MULVANEY: No, I think the president has told people from the very beginning that he doesn’t want us to stay in Syria forever. You’re seeing the end result now of two years worth of work. Keep in mind, it’s not unusual for a president to lose members of the cabinet over these types of disagreements. I think Chuck Hagel quit at the Obama administration over similar types of disagreements.
So this is not – this is why cabinet secretaries should leave.
KARL: Well, if you look at what the president responded – how the president responded to McGurk, he said that he had never met him, he doesn’t know him. McGurk’s title is the special presidential envoy for the global coalition to counter ISIS. How is it that the president doesn’t know his – the point person in the battle against ISIS?
MULVANEY: You know the answer to that. The administration is thousands of – the executive branch of government is millions of – I have no idea who that person is. Never heard of him …
KARL: You don’t know Brett McGurk?
MULVANEY: … Until yesterday. All I know is that there’s an Obama appointee who saw an opportunity …
KARL: He was a Rehnquist clerk …
MULVANEY: He was.
KARL: … He served throughout the Bush administration, he’s a lifelong Republican. He’s not an Obama appointee. He was kept on …
MULVANEY: He took that – did he take that position under the Obama administration?
KARL: He was – he was held over from the Bush administration.
MULVANEY: But you see my point.
KARL: This is not a Democrat.
MULVANEY: I’m certainly – I’m certain he’s well-known within the folks who follow this topic, the fact …
KARL: Very well.
MULVANEY: … That the president of the United States doesn’t know him, I just don’t think should cause anybody any concern.
KARL: OK. I want to get into this decision to withdraw from Syria. You’ve seen – we’ve seen McGurk opposed it, whether or not the president knows him. We saw Mattis opposed it. It’s been reported that Pompeo opposed it, Josh – John Bolton opposed it. Was there anybody on the president’s senior national security team who was in favor of this move?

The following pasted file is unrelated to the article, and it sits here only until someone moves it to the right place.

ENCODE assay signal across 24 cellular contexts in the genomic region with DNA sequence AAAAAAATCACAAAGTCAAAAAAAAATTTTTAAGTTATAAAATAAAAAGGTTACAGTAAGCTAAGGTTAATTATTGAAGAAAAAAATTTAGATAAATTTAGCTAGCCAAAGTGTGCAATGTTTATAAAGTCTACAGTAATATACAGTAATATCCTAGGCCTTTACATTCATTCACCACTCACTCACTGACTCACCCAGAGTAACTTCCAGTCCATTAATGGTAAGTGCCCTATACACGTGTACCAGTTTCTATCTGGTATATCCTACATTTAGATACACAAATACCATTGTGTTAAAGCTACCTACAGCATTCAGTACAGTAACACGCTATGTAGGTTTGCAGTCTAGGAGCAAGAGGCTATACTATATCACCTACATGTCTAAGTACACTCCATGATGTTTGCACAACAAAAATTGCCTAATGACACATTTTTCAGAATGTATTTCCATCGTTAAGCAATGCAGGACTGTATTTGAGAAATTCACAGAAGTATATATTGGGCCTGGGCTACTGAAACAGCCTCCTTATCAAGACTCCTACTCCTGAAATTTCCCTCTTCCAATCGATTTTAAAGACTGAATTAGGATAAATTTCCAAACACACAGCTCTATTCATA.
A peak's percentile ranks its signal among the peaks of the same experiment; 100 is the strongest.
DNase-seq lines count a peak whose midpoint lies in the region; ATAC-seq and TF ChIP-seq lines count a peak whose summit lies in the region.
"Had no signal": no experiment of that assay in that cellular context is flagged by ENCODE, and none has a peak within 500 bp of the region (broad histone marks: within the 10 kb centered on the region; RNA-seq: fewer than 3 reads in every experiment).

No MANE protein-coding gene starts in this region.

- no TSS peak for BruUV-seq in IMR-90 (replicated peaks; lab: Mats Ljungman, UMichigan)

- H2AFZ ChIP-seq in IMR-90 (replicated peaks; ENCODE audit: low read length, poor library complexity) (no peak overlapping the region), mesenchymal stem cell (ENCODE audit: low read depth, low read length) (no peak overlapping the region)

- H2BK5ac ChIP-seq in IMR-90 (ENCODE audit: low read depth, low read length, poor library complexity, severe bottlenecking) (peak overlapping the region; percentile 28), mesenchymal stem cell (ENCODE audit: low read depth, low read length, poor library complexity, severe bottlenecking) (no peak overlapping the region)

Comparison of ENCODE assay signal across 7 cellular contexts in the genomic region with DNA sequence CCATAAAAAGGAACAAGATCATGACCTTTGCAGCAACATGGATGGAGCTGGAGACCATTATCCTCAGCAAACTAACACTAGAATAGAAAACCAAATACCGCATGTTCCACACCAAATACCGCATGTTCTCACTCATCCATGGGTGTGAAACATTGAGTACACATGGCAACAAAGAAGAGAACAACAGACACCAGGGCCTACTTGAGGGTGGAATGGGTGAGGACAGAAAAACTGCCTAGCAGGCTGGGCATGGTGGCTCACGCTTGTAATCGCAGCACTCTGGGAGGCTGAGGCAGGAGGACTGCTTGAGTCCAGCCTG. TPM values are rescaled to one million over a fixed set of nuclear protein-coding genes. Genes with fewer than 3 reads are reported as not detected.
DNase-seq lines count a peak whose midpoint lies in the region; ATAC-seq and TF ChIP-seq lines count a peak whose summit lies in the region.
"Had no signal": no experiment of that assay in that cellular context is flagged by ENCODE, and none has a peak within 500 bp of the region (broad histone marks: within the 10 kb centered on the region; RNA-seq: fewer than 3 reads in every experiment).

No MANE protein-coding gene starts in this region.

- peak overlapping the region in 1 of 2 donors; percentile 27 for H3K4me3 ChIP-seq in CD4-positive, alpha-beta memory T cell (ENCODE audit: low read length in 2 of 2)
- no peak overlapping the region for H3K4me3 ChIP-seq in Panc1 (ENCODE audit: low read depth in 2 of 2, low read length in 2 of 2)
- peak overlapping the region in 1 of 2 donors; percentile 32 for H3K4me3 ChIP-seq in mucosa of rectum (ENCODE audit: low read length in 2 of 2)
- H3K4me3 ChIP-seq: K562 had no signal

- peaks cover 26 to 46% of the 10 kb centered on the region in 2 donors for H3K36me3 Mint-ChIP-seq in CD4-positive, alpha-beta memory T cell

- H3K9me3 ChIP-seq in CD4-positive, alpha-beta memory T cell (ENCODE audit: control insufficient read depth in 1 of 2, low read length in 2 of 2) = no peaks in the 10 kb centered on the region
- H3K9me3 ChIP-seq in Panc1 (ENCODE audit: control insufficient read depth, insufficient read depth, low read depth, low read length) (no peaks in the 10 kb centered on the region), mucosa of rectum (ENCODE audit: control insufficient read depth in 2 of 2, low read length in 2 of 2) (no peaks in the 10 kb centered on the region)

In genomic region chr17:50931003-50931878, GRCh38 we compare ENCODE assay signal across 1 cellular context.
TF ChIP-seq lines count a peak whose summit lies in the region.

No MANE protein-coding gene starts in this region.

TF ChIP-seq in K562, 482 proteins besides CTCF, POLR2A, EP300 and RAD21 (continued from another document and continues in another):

MULVANEY: Jon, in all fairness – first of all, I’ve not been heavily involved in that decision because I’m not the chief of staff yet. What little I know about it, I wouldn’t tell you on this program, so I apologize.
KARL: OK. And let me ask you one quick question about – the president is blaming, in a – in a tweet overnight, the media. He’s saying that the media hit me hard over this decision, they should have praised me. But this is not the media. I mean, we saw – Lindsey Graham called it a terrible mistake, Marco Rubio called it a terrible mistake, Lindsey Graham called it a disaster on multiple fronts.
Even Mike Huckabee said it’s a betrayal of the courage that leaves Syrian Christians as sitting ducks.
MULVANEY: This is something he told people to their faces when he ran for office. You ran a clip earlier about the thing about Mexico. If you had stayed with that clip, my guess is you would have said, and let’s bring our men and women back from Syria. He’s been telling people he was going to do this from the beginning. If he has to fight against the Defense Department to do that, he’s going to do that. That’s what the president does.
This is a promise kept by the president of the United States. It may upset a lot of people but the folks that voted for the president like it.
KARL: OK, let’s talk about your new job. About to take over as acting chief of staff. You’ll be the third chief of staff in less than two years. How are you going to succeed where your predecessors failed?
MULVANEY: I think I know the president a little better now. Keep in mind, when Reince Priebus, who I thought did a decent job, came on, he and the president hadn’t worked together very much. And I don’t think when John Kelly came in, he hadn’t much experience with the president. I’ve had two years working with him now almost every single day. I think we’ve had some really good conversations in the last two weeks about what he wanted out of a chief of staff, what I thought a chief of staff should do.
I had a conversation with James Baker, widely regarded as one of the great chief of staffs last week, and he reminded me again -- and this is sort of a – this is an operating sort of theory -- you’re not the chief of the president, you are the chief of the staff. You’re not going to change the way the president behaves, the president thinks, the president operates. You’ve got to figure out a way to take the staff, to make the president successful.
When we were over at OMB – I got to OMB, we had this -- this mission that we were going to be quietly competent. I don’t think you can be quiet in the chief of staff’s office, but I think you can be sort of calmly competent and that’s what we’re going to bring to the office.